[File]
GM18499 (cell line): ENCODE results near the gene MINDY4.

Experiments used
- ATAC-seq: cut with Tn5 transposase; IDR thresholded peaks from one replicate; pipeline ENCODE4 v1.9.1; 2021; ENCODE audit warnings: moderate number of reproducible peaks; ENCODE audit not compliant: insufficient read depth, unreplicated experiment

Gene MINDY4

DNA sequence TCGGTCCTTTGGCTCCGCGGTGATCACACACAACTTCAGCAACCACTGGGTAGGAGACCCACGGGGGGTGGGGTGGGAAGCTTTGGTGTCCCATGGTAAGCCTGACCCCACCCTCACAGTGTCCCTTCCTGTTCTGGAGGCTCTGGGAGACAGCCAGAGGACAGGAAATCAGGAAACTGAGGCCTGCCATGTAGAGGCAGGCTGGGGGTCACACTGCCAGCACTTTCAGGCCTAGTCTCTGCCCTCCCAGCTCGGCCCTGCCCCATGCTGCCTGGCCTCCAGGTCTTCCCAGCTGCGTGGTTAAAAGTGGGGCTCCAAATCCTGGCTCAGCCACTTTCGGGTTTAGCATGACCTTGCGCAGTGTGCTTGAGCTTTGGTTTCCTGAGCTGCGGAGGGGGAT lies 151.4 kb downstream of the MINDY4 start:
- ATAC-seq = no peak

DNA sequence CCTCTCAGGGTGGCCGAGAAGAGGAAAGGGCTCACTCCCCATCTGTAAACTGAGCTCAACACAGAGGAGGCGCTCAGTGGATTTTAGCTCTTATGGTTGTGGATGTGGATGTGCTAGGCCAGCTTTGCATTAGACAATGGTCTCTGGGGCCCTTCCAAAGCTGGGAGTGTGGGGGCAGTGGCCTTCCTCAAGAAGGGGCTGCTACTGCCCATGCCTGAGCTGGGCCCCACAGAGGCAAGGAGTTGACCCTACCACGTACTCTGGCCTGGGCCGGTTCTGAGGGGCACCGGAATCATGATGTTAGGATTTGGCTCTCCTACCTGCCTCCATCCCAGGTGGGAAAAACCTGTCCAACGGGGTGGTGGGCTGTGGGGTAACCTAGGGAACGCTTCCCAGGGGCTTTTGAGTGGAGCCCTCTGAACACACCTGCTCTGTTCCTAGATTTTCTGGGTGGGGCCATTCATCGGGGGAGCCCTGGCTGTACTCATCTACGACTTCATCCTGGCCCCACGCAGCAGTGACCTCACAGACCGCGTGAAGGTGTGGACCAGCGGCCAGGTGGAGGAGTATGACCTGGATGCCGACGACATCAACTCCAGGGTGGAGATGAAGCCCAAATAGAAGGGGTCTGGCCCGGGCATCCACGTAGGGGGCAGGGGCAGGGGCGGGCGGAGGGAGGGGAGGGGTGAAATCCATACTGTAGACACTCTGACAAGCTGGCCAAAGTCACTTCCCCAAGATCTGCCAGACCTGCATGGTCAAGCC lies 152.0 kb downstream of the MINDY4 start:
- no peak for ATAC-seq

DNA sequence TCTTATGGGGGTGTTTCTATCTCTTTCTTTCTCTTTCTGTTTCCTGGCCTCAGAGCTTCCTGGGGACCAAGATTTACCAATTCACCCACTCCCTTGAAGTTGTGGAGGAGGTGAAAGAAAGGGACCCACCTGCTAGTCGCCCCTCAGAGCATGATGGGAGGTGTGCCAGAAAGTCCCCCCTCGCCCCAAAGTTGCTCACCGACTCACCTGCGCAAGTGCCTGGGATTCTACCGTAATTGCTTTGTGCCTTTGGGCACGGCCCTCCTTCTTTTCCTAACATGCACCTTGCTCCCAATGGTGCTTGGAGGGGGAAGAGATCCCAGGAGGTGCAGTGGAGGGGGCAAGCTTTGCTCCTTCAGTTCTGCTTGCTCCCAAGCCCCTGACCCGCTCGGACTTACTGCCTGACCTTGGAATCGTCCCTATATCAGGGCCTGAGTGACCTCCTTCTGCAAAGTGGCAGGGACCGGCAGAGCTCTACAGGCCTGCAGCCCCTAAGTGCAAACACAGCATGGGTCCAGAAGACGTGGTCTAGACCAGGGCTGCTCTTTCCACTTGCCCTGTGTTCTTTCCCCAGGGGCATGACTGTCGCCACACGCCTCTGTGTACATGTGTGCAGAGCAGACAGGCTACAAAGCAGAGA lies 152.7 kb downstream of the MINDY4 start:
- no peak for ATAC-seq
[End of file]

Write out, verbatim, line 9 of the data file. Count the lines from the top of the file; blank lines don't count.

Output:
DNA sequence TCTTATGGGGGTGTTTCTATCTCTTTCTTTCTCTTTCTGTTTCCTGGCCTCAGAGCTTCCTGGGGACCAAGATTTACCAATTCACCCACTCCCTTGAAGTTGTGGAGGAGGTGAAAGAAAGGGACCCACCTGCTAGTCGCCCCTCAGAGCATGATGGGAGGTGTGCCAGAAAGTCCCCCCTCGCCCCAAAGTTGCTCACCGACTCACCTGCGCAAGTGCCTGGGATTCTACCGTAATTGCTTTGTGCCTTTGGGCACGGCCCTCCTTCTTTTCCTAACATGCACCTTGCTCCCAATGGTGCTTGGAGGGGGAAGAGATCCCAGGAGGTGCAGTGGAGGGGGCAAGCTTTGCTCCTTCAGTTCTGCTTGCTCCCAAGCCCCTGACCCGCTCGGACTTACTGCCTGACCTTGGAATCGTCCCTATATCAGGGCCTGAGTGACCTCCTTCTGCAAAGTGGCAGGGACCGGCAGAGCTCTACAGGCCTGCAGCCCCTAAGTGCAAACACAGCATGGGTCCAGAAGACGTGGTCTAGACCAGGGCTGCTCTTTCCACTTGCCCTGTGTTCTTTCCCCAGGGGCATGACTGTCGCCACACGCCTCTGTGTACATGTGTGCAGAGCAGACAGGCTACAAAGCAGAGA lies 152.7 kb downstream of the MINDY4 start: